Characterization on RF ATE
The trend to SOC implementation is occurring concurrently with die shrinks, or perhaps more correctly stated, smaller gate width front-end fabrication processes. Given consumer demands for greater functionality, not all die are shrinking. These dual trends are changing the way that silicon devices are verified and characterized.
Previously, RFICs were routinely verified and certified for production with benchtop equipment. Process variables for RF at 0.35 micron were more static and fewer in number than in processes at 0.13 and below.
[FIGURE 4 OMITTED]
Today, integrated RFSOC designs are proceeding at 65 nm and lower. Interfacing multiple cores of integrated digital, analog, RF, and in some cases, DC regulators creates a time-to-market challenge that benchtop testing cannot satisfy. The process variations alone make benchtop characterization impractical.
Thousands of devices are run across multiple process lots to ensure a confidence in the supply chain. With increasingly concentrated consumer device manufacturers demanding and getting commitments for more robust supply chains supporting more than 2 billion RF chips annually, suppliers of RF devices are responding by putting the devices through ATE-resident characterization programs incorporating thousands of tests per device.
Achieving time-to-market now depends on this process. 2G testers lack the performance, such as phase noise and distortion-free dynamic range, needed for validation processes conforming to new standards. For example, when 2G testers were designed, multiple-input multiple-output (MIMO) concepts did not exist. The capabilities of the latest devices in bandwidth and third-order and second-order distortion are well beyond the performance of the 2G tester's internal receivers. Essentially, the 2G tester measures itself instead of the device.
Multisite Drives COT
Next-generation RF devices include more frequency bands and more digital circuits than 2G RFICs. Providing a similar level of fault coverage requires more tests and longer test times. At the same time, the increased pin-counts of the next-generation devices force larger tester configurations. Longer tests on more costly ATE propel a double-double impact on economics. In some cases, the RF or digital pin-count of a single device exceeds the maximum configuration of a 2G tester.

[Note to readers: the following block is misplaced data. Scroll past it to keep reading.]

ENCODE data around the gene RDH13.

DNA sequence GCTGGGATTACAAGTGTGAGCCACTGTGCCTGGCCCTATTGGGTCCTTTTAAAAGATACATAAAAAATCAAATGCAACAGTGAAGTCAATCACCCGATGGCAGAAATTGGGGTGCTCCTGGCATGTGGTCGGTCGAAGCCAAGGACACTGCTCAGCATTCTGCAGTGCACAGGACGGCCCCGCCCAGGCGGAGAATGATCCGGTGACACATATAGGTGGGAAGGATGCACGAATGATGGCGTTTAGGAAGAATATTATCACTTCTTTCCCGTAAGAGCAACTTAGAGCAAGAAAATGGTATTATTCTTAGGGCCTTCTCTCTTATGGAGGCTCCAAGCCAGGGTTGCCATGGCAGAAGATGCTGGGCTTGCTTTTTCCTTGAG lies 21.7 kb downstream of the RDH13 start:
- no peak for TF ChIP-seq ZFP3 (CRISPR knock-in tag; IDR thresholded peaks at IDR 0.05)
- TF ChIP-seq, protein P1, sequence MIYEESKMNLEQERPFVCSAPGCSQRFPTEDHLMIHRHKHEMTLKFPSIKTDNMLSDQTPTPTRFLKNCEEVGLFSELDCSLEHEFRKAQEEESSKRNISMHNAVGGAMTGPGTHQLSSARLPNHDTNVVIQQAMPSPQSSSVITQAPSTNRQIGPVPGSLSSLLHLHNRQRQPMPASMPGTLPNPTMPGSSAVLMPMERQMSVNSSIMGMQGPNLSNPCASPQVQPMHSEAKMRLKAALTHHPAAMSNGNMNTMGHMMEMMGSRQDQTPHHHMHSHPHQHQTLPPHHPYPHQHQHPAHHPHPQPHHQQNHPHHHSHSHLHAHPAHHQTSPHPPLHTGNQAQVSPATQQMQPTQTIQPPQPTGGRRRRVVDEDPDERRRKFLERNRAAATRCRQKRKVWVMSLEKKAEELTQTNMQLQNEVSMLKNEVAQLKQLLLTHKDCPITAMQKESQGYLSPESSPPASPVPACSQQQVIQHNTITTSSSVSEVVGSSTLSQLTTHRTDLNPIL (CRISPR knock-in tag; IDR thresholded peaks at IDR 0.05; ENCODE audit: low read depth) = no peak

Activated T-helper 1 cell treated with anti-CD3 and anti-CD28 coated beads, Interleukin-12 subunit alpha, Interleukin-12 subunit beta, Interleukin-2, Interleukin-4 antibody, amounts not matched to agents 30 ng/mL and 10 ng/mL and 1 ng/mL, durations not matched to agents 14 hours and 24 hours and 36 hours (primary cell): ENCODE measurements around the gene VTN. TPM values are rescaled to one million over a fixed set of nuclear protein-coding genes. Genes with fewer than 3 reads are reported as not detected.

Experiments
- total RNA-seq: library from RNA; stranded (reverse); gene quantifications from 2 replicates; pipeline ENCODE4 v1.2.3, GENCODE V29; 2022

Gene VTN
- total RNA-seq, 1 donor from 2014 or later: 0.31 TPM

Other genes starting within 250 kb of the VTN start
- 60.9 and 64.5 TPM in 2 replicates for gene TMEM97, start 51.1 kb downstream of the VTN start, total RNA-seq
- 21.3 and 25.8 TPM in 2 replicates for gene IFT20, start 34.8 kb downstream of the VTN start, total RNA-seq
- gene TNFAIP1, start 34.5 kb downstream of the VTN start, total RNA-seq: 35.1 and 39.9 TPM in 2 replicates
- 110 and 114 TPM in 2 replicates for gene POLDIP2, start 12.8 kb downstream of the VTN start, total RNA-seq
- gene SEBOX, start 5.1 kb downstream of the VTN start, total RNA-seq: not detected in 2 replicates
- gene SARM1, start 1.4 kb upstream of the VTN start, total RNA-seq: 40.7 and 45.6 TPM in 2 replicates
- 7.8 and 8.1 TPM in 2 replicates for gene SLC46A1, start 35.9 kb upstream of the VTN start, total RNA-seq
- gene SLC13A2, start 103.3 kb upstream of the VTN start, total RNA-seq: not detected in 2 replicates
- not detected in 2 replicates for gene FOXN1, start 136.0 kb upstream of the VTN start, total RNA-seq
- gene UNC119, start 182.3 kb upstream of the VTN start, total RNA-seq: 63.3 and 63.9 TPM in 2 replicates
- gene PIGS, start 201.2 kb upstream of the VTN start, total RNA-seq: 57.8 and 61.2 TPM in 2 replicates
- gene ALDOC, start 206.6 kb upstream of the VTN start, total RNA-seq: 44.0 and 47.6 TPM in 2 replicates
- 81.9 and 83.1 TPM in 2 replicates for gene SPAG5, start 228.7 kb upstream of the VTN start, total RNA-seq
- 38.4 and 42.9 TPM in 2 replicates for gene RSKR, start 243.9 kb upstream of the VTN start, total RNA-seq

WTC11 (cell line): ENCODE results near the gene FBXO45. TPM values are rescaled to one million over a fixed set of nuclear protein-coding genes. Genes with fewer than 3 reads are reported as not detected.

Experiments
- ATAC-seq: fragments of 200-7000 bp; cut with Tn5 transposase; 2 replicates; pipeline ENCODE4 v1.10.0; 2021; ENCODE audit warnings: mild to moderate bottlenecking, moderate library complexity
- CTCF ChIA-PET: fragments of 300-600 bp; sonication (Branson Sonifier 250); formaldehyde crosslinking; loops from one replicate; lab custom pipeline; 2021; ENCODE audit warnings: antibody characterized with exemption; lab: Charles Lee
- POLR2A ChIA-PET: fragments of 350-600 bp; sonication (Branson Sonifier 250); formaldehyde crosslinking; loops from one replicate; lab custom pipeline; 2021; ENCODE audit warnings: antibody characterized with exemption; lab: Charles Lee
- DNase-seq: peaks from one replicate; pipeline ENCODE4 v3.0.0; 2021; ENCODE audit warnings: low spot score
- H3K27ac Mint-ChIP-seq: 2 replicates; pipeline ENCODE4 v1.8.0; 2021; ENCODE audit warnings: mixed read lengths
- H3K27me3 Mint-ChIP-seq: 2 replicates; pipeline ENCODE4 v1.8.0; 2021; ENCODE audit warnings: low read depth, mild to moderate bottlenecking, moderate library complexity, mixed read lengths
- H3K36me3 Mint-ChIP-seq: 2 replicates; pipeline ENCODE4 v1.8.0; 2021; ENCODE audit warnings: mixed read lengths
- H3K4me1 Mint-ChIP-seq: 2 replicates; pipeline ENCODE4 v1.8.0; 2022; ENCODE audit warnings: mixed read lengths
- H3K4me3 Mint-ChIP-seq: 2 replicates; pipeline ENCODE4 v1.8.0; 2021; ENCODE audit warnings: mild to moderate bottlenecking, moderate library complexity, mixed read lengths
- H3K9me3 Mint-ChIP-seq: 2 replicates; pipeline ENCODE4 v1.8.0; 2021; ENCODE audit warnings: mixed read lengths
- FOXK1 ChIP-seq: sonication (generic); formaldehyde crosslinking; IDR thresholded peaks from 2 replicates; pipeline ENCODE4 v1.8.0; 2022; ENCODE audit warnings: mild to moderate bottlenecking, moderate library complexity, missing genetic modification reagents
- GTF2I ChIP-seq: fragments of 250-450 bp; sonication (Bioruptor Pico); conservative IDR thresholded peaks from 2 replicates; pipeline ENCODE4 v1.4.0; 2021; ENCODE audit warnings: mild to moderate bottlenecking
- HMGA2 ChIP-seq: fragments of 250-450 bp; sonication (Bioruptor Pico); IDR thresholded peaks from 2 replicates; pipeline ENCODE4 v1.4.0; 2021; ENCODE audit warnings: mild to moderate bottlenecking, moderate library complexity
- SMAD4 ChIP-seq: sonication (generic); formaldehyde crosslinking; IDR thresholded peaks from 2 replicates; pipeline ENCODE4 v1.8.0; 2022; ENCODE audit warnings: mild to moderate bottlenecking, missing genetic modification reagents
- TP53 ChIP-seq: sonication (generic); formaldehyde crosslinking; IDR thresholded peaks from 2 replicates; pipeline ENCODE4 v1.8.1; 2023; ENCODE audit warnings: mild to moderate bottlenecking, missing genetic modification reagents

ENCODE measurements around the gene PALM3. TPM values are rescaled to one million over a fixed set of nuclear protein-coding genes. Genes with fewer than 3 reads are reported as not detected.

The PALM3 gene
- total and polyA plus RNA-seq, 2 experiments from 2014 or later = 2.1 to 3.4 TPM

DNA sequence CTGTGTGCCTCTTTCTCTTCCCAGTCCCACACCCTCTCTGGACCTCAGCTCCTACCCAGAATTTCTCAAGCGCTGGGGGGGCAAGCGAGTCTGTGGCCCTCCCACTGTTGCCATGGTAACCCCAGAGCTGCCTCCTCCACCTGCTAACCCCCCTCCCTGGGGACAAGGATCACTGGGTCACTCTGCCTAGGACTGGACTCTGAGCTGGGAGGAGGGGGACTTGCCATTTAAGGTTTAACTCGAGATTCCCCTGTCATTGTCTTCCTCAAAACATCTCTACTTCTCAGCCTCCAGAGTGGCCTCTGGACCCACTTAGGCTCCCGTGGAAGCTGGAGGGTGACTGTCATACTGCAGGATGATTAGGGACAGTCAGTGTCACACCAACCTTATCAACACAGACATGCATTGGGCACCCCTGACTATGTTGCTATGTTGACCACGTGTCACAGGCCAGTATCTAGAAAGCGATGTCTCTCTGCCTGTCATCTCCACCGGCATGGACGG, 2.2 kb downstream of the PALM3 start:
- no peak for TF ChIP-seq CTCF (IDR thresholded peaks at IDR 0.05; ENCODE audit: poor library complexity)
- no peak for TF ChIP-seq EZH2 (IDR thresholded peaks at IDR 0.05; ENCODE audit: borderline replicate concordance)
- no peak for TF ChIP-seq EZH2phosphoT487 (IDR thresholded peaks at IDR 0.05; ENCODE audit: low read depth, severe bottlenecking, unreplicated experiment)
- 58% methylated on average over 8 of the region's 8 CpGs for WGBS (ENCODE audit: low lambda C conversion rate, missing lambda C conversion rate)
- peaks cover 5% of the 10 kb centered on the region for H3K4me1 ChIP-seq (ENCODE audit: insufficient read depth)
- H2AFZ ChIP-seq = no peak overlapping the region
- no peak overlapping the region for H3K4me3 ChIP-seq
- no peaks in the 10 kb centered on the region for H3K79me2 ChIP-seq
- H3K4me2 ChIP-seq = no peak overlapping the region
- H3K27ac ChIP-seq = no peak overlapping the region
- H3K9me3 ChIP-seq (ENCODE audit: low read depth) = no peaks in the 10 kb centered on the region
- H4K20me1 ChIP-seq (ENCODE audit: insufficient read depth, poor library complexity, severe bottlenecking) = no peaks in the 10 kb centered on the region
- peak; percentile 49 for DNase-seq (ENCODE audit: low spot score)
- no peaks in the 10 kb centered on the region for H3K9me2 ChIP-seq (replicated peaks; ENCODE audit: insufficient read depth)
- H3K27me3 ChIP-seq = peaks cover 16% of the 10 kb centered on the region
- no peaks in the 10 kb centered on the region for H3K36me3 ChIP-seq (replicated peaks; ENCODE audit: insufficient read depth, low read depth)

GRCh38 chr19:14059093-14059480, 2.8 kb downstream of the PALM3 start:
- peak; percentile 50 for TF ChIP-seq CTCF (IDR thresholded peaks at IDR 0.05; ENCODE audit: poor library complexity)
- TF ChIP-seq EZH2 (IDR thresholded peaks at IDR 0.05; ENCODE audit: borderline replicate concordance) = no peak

New device types include many more RF and digital pins than prior devices. With growth of MIMO techniques, the trend will likely continue (Figure 4). This growth in pin-count effectively reduces the maximum site-count possible with 2G testers. Consequently, test costs grow due to both test time increases and site-count reduction.
More sites must be tested simultaneously to reduce these dual drivers of increased test costs. The tester configuration has to be increased well beyond the capability of aging 2G testers.
The parallel efficiency of the tester architecture also needs to be modified to remove the computer host from the process flow. Otherwise, efficiencies will decline to zero for all processes driving the host computer bottleneck.
The physical layout of DIB circuits also is challenging as RF and AC circuits needed to support a single site routinely cover 40 to 60 square centimeters. The physical DIB space of some 2G testers eliminates possibilities beyond dual site.
Elsewhere in the workcell, older handlers need updated mechanics for faster index speeds and plunge accuracy. Some end-users neglect maintenance on handlers, which eventually will suffer due to their mechanical nature. Consequently, the insertion efficiency of poorly maintained handlers can cause misloads and device losses, which can impact costs significantly.
RF devices are changing more rapidly than the RF ATE used to test them. Frequency, bandwidth, modulation, and dynamic-range requirements have gone beyond those envisioned in 2000. With digital speeds faster by an order of magnitude, the processing needs of these test patterns are fundamentally different than in 2G era devices.
The need for improved time to market also is driving characterization requirements. 2G tester parametric performance is well behind that of benchtop equipment, creating a conundrum for project engineers. Verify the device to its capabilities or risk quality issues during the volume market phase.
Trends such as market segmentation, device integration, and performance improvements are a natural result of consumer demands for more capability, convenience, and mobility. Next-generation RF ATE must simultaneously support the diverse performance and economic needs of the new device standards.
The Series Finale
In the December issue, the third article in the series will synthesize the combined needs of 3G ATE and propose a cost structure and system-level requirements based on established multisite economic principles.
About the Author
Ken Harvey is responsible for the RF product line architecture at Teradyne. The 20-year veteran of the ATE industry has a background in RF/microwave and graduated from the University of Akron with a B.S.E.E. and Santa Clara University with an M.B.A. Teradyne, MS 600-2, 600 Riverpark Dr., North Reading, MA 01864, 978-370-3670, e-mail: firstname.lastname@example.org
by Ken Harvey, Teradyne
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|Title Annotation:||IC ATE|
|Date:||Nov 1, 2007|